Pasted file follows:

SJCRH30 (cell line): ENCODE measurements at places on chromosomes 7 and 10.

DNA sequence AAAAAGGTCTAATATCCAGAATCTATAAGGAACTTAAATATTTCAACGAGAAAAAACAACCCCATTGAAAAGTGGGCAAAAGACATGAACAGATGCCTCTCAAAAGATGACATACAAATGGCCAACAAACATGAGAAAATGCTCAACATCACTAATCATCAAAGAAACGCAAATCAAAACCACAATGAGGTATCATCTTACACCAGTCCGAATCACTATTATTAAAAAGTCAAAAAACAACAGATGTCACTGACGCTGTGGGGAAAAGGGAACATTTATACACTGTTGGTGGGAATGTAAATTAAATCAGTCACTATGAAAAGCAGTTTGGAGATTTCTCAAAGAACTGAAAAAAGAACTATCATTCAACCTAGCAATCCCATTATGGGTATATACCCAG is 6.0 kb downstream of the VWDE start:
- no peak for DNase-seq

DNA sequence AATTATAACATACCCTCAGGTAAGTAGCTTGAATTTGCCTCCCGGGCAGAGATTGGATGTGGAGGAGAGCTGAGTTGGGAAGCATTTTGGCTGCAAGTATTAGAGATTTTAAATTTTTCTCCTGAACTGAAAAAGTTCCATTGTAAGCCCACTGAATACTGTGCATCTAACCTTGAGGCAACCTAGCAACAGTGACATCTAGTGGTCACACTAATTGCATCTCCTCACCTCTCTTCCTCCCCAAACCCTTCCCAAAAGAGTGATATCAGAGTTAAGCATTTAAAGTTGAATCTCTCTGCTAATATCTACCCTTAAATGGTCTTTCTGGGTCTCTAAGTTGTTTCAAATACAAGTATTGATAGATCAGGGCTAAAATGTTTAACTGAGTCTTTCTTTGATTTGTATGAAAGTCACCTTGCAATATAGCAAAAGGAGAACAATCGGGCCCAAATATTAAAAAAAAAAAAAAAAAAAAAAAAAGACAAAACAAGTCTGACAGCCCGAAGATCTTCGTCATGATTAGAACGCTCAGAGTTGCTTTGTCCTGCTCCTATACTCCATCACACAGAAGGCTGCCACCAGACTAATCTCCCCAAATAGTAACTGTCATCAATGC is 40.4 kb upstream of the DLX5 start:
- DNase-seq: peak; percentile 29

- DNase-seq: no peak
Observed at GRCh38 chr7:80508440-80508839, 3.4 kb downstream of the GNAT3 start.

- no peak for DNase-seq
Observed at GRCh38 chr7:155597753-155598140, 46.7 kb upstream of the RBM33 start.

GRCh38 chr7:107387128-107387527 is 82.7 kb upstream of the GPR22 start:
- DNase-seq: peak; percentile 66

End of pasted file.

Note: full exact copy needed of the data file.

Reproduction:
SJCRH30 (cell line): ENCODE measurements at places on chromosomes 7 and 10.

DNA sequence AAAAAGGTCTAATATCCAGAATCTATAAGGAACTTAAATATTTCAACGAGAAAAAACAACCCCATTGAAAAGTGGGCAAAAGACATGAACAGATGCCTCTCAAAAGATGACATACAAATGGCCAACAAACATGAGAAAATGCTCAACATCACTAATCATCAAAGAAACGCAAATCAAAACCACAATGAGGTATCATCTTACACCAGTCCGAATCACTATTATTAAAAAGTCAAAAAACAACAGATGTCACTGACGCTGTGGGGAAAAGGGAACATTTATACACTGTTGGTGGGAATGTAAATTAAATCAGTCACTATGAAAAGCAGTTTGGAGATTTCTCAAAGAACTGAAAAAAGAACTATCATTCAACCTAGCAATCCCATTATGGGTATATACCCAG is 6.0 kb downstream of the VWDE start:
- no peak for DNase-seq

DNA sequence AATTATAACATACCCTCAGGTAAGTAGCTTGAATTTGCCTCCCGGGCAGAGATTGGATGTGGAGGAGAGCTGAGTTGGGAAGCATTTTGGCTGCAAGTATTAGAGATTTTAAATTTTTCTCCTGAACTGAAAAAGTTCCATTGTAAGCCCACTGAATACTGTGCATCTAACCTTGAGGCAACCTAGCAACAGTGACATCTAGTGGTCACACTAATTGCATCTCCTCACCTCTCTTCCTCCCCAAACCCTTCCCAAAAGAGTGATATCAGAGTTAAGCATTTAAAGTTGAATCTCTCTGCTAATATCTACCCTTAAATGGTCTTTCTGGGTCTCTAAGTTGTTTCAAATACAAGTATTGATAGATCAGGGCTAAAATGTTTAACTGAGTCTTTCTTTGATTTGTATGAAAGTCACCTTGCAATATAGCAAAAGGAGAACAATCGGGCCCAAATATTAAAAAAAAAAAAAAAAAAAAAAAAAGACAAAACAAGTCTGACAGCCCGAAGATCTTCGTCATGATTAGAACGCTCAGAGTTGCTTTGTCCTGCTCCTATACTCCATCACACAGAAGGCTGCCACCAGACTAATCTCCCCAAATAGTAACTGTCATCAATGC is 40.4 kb upstream of the DLX5 start:
- DNase-seq: peak; percentile 29

- DNase-seq: no peak
Observed at GRCh38 chr7:80508440-80508839, 3.4 kb downstream of the GNAT3 start.

- no peak for DNase-seq
Observed at GRCh38 chr7:155597753-155598140, 46.7 kb upstream of the RBM33 start.

GRCh38 chr7:107387128-107387527 is 82.7 kb upstream of the GPR22 start:
- DNase-seq: peak; percentile 66